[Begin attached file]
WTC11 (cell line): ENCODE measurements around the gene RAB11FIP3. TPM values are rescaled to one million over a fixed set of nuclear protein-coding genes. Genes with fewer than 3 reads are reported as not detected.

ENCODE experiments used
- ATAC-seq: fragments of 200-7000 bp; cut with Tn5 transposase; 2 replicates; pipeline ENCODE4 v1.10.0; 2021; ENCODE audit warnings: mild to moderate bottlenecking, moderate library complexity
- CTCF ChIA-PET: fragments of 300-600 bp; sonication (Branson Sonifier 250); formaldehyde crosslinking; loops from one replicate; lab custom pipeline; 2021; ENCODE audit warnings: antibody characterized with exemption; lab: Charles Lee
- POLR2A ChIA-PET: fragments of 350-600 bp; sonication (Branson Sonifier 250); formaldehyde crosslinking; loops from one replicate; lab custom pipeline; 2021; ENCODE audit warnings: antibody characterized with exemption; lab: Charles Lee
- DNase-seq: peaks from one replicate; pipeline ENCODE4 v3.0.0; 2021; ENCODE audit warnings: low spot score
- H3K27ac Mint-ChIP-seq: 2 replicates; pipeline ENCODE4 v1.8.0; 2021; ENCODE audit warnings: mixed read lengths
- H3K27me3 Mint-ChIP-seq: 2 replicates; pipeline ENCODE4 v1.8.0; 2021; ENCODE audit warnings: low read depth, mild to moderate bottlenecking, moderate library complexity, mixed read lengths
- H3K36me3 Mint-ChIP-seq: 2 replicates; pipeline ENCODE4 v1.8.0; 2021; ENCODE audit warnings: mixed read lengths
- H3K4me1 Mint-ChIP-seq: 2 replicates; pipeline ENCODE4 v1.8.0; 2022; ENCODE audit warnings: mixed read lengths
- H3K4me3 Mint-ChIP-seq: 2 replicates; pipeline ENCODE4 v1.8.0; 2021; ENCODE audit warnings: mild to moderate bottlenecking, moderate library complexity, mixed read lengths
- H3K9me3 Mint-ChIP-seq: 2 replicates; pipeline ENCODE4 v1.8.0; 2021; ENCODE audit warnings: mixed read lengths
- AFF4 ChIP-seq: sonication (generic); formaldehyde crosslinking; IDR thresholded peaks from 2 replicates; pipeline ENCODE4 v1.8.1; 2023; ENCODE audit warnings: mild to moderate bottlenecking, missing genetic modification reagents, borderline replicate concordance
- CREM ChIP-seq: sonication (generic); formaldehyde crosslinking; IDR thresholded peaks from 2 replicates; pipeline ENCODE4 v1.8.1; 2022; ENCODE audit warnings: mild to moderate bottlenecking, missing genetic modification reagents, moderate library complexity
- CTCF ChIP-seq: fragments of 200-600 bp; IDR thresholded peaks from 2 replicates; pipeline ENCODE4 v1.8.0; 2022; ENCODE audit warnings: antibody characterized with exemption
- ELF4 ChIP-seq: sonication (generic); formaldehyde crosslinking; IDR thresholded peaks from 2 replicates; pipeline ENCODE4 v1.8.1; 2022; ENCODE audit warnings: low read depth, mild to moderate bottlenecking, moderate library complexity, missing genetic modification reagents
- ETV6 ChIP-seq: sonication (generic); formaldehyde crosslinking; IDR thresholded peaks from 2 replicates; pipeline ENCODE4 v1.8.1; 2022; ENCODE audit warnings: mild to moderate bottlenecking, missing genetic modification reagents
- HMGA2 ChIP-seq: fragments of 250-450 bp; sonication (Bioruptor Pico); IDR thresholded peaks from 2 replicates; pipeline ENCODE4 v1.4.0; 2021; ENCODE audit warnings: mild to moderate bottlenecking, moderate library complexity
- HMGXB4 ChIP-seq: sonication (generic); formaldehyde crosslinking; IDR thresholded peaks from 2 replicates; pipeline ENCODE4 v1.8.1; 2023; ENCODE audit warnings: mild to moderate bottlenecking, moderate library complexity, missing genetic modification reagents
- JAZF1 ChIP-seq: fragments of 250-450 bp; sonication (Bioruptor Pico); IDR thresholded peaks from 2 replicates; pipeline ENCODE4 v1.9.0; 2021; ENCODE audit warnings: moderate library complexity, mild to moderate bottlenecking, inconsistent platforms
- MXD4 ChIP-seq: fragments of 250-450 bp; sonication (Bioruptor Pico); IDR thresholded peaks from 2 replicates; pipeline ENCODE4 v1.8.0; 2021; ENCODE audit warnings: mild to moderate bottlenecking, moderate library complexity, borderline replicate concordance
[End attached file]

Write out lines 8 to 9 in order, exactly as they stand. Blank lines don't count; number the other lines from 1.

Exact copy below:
- H3K27me3 Mint-ChIP-seq: 2 replicates; pipeline ENCODE4 v1.8.0; 2021; ENCODE audit warnings: low read depth, mild to moderate bottlenecking, moderate library complexity, mixed read lengths
- H3K36me3 Mint-ChIP-seq: 2 replicates; pipeline ENCODE4 v1.8.0; 2021; ENCODE audit warnings: mixed read lengths